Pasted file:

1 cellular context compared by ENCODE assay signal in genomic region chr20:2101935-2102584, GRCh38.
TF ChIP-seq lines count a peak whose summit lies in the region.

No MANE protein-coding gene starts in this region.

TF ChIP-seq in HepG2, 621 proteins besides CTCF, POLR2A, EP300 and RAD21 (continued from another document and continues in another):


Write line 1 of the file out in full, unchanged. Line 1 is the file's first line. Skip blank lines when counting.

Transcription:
1 cellular context compared by ENCODE assay signal in genomic region chr20:2101935-2102584, GRCh38.